'White People Have to Change': Dallas Mavericks Owner Mark Cuban Speaks Out on George Floyd Protests

Dallas Mavericks owner Mark Cuban has added his voice to the growing chorus calling for a drastic social transformation in the wake of George Floyd's death and urged white people to change.

Forty-six-year-old Floyd died on May 25 while in custody of the Minneapolis Police Department.

Video footage showed a white policeman kneeling on Floyd's neck for several minutes after arresting him, while Floyd pleaded with officers to let him breathe.

A number of NBA, NFL and NHL players, coaches and executives have condemned Floyd's death and have backed protests against racial discrimination and police brutality.

On Tuesday, Cuban waded into the conversation and suggested the white community had a crucial role to play to repair the damaged fabric of American's society.

"Dear white people: We are the ones that need to change," he wrote on Twitter as he retweeted an open letter by Emerson College President M. Lee Pelton.

"This is not one man's story. This is almost every black man's story. Which is why the problem is ours.

"We need to find our way to change what we do. There is no quick fix. It's a moral imperative."

Dear White People: We are the ones that need to change. This is not one man's story. This is almost every black man's story. Which is why the problem is ours. We need to find OUR way to change what we do. There is no quick fix. It's a moral imperative https://t.co/V6VVAlvpB7

— Mark Cuban (@mcuban) June 2, 2020

In the letter, titled "America Is On Fire," Pelton called out what he described as the "persistent structural racism that under girds American society and permits the police and others to kill black people is pernicious and ubiquitous."

When pressed over what he planned to do to implement the change he championed, Cuban explained he has learned to treat each individual based on their personal circumstances.

"I used to think treating people equally meant treating them the same," he wrote in a subsequent tweet.

"Like it was a math equation. I was wrong. I'm learning that treating people equally means treating them with equal amounts of respect, for who they are and what they have experienced."

I used to think treating people equally meant treating them the same. Like it was a math equation. I was wrong. I’m learning that treating people equally means treating them with equal amounts of respect, for who they are and what they have experienced. https://t.co/mS58auJZaT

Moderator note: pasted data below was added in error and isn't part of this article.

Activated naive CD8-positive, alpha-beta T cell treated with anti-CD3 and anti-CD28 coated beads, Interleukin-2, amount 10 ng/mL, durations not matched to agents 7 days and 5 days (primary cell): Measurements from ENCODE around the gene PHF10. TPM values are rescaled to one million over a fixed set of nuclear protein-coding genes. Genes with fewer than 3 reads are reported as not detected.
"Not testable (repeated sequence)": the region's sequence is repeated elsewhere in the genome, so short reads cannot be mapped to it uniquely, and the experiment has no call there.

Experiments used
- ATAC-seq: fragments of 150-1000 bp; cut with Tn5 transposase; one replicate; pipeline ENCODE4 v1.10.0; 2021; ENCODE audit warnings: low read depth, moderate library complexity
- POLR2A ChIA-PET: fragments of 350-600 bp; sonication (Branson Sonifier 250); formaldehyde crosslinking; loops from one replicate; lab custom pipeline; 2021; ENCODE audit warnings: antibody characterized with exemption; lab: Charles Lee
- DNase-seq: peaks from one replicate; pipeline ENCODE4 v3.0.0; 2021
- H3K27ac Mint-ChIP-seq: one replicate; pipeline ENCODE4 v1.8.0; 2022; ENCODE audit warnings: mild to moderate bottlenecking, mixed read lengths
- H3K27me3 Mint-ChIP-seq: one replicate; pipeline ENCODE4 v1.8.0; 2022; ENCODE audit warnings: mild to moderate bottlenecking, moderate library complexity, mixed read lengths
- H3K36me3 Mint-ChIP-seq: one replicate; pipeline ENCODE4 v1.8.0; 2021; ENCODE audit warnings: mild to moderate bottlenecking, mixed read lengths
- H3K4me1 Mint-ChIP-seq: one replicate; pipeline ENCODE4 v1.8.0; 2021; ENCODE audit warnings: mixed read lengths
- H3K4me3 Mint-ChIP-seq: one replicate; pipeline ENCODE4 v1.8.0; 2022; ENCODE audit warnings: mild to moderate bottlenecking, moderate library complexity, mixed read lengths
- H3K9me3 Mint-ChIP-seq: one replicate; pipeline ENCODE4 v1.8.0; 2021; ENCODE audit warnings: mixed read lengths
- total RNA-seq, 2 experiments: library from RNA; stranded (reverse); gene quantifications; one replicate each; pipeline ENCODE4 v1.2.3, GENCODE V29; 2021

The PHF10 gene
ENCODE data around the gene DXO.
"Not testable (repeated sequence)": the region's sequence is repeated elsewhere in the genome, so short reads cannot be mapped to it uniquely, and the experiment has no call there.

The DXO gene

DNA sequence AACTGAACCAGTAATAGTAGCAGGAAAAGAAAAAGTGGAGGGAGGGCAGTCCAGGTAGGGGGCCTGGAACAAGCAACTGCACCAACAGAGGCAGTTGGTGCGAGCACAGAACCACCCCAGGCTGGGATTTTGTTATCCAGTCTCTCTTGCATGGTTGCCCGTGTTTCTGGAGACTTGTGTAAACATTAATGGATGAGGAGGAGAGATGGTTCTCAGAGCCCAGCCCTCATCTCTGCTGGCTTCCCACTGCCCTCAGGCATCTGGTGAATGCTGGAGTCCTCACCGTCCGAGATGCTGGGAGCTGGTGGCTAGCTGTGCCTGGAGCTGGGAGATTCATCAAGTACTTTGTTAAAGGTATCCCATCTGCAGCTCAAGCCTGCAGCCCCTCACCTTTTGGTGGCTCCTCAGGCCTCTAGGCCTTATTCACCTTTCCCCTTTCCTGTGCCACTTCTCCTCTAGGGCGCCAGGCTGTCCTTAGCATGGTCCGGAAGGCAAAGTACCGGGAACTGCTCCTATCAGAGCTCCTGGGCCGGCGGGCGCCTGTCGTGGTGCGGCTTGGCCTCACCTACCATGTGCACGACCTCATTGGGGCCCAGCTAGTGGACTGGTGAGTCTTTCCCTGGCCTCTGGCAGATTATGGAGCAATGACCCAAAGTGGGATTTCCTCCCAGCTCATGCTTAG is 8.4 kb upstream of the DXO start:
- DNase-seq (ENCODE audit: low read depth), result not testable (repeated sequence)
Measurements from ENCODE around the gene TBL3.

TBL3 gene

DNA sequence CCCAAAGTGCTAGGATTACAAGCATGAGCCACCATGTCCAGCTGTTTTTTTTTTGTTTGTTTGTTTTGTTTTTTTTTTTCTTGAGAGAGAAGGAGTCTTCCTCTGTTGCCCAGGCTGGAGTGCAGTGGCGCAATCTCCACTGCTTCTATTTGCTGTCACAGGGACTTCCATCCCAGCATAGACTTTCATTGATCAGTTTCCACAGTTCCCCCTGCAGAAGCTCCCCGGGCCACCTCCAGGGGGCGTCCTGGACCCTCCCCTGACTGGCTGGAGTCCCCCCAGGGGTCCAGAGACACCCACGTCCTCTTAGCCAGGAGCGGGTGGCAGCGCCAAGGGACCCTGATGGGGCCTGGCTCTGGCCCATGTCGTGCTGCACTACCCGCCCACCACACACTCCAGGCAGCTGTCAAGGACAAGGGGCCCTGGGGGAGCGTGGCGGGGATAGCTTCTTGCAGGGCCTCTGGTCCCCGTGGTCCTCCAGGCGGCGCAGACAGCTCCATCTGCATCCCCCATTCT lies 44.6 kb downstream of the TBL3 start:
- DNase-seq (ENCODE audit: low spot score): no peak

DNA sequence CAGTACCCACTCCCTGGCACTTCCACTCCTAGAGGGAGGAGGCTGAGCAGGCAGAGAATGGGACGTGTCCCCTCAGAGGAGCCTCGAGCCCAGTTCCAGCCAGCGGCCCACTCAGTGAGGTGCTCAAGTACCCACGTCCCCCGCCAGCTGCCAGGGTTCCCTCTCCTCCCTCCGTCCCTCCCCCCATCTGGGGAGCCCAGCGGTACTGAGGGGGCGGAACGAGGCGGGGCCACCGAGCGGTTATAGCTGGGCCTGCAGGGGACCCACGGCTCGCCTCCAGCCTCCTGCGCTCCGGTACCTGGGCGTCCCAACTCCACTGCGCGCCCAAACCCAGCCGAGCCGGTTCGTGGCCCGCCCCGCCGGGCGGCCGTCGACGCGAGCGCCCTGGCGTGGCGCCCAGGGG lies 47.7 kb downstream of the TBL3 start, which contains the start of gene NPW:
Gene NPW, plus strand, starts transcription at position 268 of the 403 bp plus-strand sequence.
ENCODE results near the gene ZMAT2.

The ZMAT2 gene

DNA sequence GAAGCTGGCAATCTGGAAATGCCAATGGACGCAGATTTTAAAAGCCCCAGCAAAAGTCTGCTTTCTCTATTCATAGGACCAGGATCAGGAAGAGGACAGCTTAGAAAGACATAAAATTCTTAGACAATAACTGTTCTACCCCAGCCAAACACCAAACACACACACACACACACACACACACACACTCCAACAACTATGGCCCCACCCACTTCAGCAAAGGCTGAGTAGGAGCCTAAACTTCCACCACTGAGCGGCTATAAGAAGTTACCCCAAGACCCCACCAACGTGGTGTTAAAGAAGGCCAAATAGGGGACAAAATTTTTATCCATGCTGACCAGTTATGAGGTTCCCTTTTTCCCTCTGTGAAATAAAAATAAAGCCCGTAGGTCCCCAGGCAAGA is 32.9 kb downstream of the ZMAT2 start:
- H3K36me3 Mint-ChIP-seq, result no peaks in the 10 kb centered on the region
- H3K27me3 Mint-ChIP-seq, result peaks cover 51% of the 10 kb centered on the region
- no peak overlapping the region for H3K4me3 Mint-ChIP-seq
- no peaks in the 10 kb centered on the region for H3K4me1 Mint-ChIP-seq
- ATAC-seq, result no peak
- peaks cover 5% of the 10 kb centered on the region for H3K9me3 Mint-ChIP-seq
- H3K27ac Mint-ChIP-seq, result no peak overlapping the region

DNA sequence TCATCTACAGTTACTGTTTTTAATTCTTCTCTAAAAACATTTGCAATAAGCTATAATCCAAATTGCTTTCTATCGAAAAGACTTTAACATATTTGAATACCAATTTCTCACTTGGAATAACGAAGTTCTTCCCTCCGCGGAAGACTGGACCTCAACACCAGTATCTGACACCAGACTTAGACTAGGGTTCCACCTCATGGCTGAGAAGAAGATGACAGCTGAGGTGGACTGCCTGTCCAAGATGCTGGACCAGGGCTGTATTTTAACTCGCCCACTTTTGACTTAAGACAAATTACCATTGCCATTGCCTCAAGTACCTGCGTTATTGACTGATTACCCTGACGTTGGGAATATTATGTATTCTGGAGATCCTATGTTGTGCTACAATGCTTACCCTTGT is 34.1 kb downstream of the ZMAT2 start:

— Mark Cuban (@mcuban) June 2, 2020

Floyd's death has sparked protests across the U.S. over the last week, with peaceful sit-ins and marches, as well as violent unrest.

On Monday night, a number of cities including New York, Philadelphia, Los Angeles and Washington, D.C., enacted curfews.

However, in Oakland, California, police used teargas to disperse a crowd of approximately 500 to 600 protesters. In the nation's capital, meanwhile, protesters were targeted with pepper spray.

Over the weekend, NBA commissioner Adam Silver also sent a memo to the 30 franchises, indicating the league shared "the outrage" of protesters and that Floyd's death was a reminder of underlying social issues in the country.

"We are being reminded that there are wounds in our country that have never healed," Silver said in the memo, which was obtained by ESPN.

"Racism, police brutality and racial injustice remain part of everyday life in America and cannot be ignored."

Derek Chauvin, the white policeman who knelt on Floyd, was fired last week and has since been arrested and charged with third-degree murder and second-degree manslaughter.

Mark Cuban, Dallas Mavericks
Mark Cuban, owner of the Dallas Mavericks, before the game against the Philadelphia 76ers at the Wells Fargo Center on December 20, 2019 in Philadelphia, Pennsylvania. Mitchell Leff/Getty